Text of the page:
On 8 December 2014, the Australian Government released a discussion paper on the issue of crowd sourced equity funding in Australia.
Many readers will be familiar with crowd funding through new markets such as Kickstarter, Indiegogo and (in Australia) Pozible, which seek to raise funds for new ventures through pre-sales or other contributor-exclusive benefits (e.g. a film maker may give the contributor a production credit, a pre-release version of the script, or some other exclusive offer). Crowd funding has found particular space in intellectual property-dominated fields such as technology, consumer products, and creative arts. Crowd sourced equity funding is distinguished from these approaches by offering contributors a stake in the venture.
Crowd sourced equity funding has been attempted in other countries but has been difficult to achieve in Australia due to our existing legal and regulatory framework in relation to capital raising and investment.
The Australian Government’s discussion paper acknowledges the difficulties that small business has faced in raising capital through traditional methods and the relative inaccessibility of debt fundraising, and that crowd sourced equity funding may be a better or additional method of raising capital for small business as well as providing new investment opportunities for investors which would otherwise be unavailable.
The paper considers three options:
1. Creating a separate framework as proposed by the Corporations and Markets Advisory Committee (CAMAC) for crowd sourced equity funding under which:
(a) companies seeking to crowd source equity funding would be:
i. public companies with an exemption from complying with the ordinary reporting and compliance requirements of public companies for a period of time;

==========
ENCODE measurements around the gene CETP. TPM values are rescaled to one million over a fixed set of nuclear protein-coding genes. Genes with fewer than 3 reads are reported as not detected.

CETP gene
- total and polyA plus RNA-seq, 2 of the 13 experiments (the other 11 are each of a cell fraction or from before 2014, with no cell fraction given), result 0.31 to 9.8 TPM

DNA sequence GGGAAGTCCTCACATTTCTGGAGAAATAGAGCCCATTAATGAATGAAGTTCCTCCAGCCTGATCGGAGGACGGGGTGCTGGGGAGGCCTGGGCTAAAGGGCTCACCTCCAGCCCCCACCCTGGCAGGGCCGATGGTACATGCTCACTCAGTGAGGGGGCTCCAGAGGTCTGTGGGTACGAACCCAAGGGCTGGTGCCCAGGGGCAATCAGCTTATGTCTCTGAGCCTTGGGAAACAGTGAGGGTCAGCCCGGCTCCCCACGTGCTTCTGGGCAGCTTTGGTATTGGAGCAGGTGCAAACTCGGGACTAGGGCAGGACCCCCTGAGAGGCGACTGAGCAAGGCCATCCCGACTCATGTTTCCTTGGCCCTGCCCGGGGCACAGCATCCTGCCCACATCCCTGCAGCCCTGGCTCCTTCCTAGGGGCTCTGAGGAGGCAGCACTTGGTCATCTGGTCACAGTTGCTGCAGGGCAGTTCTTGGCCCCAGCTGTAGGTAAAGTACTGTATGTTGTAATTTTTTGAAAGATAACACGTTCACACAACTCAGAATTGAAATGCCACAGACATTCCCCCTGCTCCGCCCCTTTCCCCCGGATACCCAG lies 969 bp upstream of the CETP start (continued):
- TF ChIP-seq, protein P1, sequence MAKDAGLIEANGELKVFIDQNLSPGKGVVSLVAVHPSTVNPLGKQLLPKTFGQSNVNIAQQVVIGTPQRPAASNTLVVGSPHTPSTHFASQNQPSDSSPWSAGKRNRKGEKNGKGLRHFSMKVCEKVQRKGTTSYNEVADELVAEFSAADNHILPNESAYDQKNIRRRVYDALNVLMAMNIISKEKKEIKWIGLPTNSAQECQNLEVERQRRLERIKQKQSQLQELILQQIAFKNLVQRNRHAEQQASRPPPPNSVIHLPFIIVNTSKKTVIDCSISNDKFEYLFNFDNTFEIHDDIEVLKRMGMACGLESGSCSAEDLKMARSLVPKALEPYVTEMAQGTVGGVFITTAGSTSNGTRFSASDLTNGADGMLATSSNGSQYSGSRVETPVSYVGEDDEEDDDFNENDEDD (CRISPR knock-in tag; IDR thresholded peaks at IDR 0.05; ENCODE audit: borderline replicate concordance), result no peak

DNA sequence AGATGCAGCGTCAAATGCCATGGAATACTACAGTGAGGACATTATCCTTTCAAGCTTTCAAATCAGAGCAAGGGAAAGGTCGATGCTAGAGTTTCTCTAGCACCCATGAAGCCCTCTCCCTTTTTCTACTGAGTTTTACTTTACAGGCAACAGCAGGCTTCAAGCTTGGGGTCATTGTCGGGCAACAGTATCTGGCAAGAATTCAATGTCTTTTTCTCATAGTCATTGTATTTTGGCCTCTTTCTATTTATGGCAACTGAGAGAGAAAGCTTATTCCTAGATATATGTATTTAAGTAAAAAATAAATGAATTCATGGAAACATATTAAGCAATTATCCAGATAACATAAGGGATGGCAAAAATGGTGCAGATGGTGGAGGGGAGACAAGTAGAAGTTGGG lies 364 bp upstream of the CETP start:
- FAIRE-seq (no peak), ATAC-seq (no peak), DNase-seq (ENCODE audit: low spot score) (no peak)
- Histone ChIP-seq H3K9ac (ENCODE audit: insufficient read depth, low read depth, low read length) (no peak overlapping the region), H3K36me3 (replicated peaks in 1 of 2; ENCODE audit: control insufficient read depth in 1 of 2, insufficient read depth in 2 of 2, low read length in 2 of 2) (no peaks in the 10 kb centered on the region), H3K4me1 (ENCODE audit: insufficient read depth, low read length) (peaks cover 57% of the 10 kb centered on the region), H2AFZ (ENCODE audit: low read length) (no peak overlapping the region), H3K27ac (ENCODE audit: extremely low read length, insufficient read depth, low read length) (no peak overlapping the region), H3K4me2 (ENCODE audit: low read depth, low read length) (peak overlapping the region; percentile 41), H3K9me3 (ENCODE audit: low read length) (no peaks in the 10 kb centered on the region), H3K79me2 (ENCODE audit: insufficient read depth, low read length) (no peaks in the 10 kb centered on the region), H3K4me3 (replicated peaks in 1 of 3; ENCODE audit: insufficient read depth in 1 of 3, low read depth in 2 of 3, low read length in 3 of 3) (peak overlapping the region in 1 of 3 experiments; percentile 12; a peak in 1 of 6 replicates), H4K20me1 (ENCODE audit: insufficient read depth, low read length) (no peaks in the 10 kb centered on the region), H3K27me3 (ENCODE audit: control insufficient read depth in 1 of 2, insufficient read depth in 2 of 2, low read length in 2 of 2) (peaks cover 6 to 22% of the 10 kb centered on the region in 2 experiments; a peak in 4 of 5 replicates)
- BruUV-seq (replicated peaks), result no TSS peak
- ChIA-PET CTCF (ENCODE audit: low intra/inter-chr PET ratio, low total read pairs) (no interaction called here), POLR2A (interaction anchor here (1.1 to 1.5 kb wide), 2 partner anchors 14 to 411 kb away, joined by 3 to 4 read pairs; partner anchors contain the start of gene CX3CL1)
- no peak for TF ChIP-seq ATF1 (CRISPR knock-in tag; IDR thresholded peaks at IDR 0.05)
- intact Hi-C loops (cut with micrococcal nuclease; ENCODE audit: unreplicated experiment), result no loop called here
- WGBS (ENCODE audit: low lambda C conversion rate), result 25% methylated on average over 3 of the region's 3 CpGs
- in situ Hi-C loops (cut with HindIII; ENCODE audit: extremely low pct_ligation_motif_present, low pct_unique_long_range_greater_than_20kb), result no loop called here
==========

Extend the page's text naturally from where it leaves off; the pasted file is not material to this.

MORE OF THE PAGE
ii. restricted regarding the method of fundraising and the amount which may be raised; and
iii. subject to maximum thresholds for the size of companies able to seek such funding;
(b) retailers of issues would be required to have an Australian Financial Services Licence and comply with other requirements with respect to the providing of advice or services; and
(c) investors would be limited to $2,500 per company per year and an aggregate cap of $10,000 per year for all such investments.
2. Creating a framework based on the model adopted in New Zealand which differs from that proposed by CAMAC by:
(a) not providing reporting and disclosure exemptions;
(b) not limiting the size of companies which may engage in crowd sourcing equity funding; and
(c) not capping the individual or aggregate amount of any investment(s) an investor may make.
3. Keep the status quo, particularly:
(a) proprietary companies are limited to 50 non-employee shareholders and are prohibited on making public equity offers;
(b) proprietary and public companies must comply with existing corporate governance requirements;
(c) public companies must provide a disclosure statement when making public offers;
(d) brokers must comply with all existing licensing arrangements and compliance obligations.
There are obviously advantages and disadvantages to each option (e.g. the first option may cause confusion by creating a new “category” of public company, while the second option may be beyond the focus of small business by not restricting the size of companies which may use crowd source equity funding), which the paper goes on to discuss in detail.
The paper is open for submissions until Friday, 6 February 2015 via the Treasury website. Further information can be found here.